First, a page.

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Detection and Attribution of Changes in the Hydrologic Regimes of the Mackenzie, the Kuparuk and the Lena River Basins

We seek to understand how the Arctic hydrologic cycle has varied over the past 50 years and how it may change over the next 50 years. An understanding of the Arctic hydrological cycle is now recognized as critical to understanding both the earth's climate and the ocean's thermohaline circulation. Research sites will include the Kuparuk River in Alaska, the MacKenzie River in Canada, and the Lena River in Russia. Within each watershed, we will study two sub-watersheds in a detailed, process-scale approach: one underlain by continuous permafrost and another underlain by discontinuous permafrost. Field measurements obtained from ongoing collaborative projects will be used within a previously developed, process-based Arctic hydrological model (WaterWERCs, a newly-reconstructed form of ARHYTHM) run at high spatial resolution (up to 5 m posting) both to help elucidate the processes involved and to allow extrapolation up to a coarser spatial resolution. This same model will then be run at 100 m posting using locally-derived numerically-extrapolated meteorological data for the entire watershed, the results aggregated into 10 km posting, and this output compared to WaterWERCs output created using meteorological data output from a version of the MM5 atmospheric model that will be adapted to Arctic conditions on 10 km postings. Results of these comparisons will be used to assess our modeling reliability and create a reduced-form combined atmospheric/hydrological model which minimizes CPU time such that it can be used to assess scenarios across the entire Arctic for the next 50 years.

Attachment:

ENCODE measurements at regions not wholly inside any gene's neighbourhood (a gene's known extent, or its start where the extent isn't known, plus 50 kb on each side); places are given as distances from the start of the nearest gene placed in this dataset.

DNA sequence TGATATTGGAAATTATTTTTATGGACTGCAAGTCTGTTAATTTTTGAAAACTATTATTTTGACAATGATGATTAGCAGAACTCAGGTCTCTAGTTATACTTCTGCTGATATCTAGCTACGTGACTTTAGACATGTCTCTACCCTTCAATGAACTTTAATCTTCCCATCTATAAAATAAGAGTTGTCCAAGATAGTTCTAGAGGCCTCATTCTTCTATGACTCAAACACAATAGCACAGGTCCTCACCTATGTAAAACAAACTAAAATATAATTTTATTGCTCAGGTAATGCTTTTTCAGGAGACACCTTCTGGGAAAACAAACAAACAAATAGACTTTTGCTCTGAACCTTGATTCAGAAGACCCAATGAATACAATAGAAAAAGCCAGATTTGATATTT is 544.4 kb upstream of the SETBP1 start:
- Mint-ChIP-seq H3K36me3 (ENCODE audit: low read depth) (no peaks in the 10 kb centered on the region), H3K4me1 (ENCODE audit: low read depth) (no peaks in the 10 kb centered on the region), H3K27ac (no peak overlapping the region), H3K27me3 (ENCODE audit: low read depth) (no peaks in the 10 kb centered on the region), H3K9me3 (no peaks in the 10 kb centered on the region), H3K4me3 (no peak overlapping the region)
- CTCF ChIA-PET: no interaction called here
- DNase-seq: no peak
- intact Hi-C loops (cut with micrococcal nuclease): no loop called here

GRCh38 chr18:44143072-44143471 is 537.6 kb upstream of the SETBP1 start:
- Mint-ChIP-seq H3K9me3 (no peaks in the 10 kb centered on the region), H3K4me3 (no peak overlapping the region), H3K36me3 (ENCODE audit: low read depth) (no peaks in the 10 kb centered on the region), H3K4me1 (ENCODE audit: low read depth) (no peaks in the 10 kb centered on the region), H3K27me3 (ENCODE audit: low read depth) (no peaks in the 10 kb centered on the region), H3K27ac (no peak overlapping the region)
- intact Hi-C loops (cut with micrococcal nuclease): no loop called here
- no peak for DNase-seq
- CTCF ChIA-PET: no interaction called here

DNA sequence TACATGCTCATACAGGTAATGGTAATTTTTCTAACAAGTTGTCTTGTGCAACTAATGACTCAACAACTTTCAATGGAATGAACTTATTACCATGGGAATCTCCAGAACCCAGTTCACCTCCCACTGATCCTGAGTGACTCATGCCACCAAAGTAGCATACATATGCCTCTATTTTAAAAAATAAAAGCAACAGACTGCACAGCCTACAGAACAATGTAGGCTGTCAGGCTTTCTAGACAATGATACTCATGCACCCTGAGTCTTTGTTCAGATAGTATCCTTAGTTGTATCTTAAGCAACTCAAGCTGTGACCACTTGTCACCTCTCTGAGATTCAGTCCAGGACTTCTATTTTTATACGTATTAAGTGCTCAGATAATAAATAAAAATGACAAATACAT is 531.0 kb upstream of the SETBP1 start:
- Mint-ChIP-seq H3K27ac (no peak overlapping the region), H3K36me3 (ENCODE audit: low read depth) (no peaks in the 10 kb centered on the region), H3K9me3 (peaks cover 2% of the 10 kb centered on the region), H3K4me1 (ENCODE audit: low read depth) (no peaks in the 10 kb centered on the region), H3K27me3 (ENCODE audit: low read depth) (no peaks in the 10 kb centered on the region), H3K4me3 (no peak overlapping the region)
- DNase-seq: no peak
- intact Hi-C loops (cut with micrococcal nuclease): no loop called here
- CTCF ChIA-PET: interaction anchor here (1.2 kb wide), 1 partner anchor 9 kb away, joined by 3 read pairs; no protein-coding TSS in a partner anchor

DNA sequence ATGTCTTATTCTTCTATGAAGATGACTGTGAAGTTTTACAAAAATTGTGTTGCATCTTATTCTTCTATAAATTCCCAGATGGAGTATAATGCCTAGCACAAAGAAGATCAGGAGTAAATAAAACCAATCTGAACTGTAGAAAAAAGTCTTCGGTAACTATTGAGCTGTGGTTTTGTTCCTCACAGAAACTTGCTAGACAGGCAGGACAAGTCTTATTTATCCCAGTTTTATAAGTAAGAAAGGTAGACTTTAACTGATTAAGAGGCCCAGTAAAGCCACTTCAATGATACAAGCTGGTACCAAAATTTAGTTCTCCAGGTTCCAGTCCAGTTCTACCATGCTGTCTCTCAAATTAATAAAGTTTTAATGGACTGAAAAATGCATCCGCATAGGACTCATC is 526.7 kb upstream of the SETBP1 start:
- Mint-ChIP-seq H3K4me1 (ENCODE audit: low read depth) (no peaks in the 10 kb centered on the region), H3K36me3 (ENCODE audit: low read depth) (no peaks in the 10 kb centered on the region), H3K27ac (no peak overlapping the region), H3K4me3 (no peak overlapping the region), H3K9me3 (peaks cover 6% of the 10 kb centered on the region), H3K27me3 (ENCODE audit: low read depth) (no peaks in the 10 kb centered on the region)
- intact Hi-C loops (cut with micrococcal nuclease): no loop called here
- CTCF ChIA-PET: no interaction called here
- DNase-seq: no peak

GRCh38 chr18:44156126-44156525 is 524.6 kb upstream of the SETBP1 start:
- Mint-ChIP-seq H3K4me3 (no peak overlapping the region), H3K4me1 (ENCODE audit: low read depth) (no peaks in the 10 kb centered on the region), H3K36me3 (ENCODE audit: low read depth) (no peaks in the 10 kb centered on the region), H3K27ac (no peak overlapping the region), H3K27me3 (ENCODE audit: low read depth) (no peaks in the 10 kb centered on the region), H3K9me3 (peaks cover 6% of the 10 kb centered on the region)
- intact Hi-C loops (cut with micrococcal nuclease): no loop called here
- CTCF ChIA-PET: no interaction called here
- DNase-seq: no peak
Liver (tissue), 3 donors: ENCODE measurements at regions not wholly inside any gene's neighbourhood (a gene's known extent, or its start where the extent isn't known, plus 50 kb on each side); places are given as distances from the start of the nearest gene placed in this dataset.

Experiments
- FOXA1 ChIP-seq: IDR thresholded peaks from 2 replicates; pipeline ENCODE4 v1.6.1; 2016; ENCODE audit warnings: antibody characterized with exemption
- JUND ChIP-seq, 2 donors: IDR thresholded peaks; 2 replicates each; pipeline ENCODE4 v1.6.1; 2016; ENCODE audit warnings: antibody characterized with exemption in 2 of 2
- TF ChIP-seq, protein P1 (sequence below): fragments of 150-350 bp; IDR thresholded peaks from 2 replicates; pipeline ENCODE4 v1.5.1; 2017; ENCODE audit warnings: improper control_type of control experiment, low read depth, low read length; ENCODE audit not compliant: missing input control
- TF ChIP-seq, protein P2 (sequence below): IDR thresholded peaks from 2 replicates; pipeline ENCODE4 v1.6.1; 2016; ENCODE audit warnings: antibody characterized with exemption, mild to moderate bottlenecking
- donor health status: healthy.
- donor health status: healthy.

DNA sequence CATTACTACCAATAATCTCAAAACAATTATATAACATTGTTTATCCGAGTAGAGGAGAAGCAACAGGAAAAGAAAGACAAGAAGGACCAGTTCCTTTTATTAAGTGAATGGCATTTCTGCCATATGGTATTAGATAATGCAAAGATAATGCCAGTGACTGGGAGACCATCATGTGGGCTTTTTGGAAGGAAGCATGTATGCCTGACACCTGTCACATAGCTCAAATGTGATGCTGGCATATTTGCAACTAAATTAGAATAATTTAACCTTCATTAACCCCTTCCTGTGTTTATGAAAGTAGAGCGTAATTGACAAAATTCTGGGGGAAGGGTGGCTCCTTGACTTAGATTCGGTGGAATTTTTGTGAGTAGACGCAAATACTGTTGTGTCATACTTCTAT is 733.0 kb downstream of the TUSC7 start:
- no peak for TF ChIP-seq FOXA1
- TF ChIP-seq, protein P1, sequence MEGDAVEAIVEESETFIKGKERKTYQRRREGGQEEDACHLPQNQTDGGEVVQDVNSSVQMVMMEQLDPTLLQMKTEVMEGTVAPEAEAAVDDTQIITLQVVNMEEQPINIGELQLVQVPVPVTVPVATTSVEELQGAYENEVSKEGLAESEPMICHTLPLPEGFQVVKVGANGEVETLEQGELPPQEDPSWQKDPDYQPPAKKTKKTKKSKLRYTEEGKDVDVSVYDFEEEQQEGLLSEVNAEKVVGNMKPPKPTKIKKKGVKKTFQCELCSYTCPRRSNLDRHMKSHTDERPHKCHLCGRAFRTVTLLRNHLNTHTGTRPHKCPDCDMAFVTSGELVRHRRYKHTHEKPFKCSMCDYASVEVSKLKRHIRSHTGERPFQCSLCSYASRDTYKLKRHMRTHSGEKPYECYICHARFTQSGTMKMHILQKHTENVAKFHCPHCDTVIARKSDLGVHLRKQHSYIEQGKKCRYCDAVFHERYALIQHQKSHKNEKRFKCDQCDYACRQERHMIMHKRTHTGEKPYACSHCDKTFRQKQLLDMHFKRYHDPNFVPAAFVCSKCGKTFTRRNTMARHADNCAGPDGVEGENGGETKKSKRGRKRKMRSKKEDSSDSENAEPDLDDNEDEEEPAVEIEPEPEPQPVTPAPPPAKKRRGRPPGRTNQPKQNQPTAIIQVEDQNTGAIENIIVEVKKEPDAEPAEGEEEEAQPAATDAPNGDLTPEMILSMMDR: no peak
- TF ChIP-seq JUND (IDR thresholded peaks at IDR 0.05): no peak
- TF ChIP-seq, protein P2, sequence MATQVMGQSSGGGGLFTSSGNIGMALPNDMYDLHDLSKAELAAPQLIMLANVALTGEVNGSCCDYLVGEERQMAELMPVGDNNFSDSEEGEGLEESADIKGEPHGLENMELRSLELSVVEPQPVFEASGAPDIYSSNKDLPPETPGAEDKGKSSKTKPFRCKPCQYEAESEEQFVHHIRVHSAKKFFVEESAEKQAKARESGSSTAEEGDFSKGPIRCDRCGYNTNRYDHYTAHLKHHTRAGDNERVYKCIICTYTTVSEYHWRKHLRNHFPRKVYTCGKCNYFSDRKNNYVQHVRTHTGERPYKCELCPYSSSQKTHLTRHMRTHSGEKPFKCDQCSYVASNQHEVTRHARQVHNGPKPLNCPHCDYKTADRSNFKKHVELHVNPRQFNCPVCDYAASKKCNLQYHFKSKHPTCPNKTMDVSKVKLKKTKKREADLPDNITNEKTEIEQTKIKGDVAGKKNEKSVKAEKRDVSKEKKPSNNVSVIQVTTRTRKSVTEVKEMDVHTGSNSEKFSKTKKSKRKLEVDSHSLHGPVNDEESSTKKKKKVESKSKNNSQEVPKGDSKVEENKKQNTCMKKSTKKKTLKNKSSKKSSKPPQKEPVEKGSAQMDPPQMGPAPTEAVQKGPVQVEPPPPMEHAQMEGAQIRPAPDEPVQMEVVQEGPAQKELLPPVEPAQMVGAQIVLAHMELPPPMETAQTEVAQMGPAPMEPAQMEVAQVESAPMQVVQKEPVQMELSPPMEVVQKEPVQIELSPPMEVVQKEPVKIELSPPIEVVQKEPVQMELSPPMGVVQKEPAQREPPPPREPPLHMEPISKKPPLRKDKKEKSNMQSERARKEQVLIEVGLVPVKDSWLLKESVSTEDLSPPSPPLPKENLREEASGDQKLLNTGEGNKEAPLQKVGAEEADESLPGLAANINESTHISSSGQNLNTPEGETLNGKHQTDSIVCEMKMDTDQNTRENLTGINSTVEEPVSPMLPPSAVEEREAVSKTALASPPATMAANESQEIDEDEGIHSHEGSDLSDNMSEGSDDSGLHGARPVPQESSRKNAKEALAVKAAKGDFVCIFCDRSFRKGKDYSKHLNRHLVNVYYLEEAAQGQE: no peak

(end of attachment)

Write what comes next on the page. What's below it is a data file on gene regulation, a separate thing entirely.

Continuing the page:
The Polar Climate and Meteorology Group at the University of Colorado, in collaboration with researchers at Iowa State University will contribute to this project through the development and application of an Arctic specific atmospheric model based on the widely used mesoscale model MM5. Future scenarios will be analyzed based on output from the Arctic version of MM5 and detailed hydrologic modeling using a statistically based reduced form model.

NSF logoThis research is supported by the National Science Foundation.

Related links

NSF Freshwater Initiative
North Slope Hydrology    Research
Project data

Project Participants

University of Colorado
John Cassano
Joel Finnis
Chris Takeuchi

Monash University Amanda Lynch

Iowa State University
William Gutowski

University of Alaska-Fairbanks
Larry Hinzman
Douglas Kane
Matt Nolan
Kenji Yoshikawa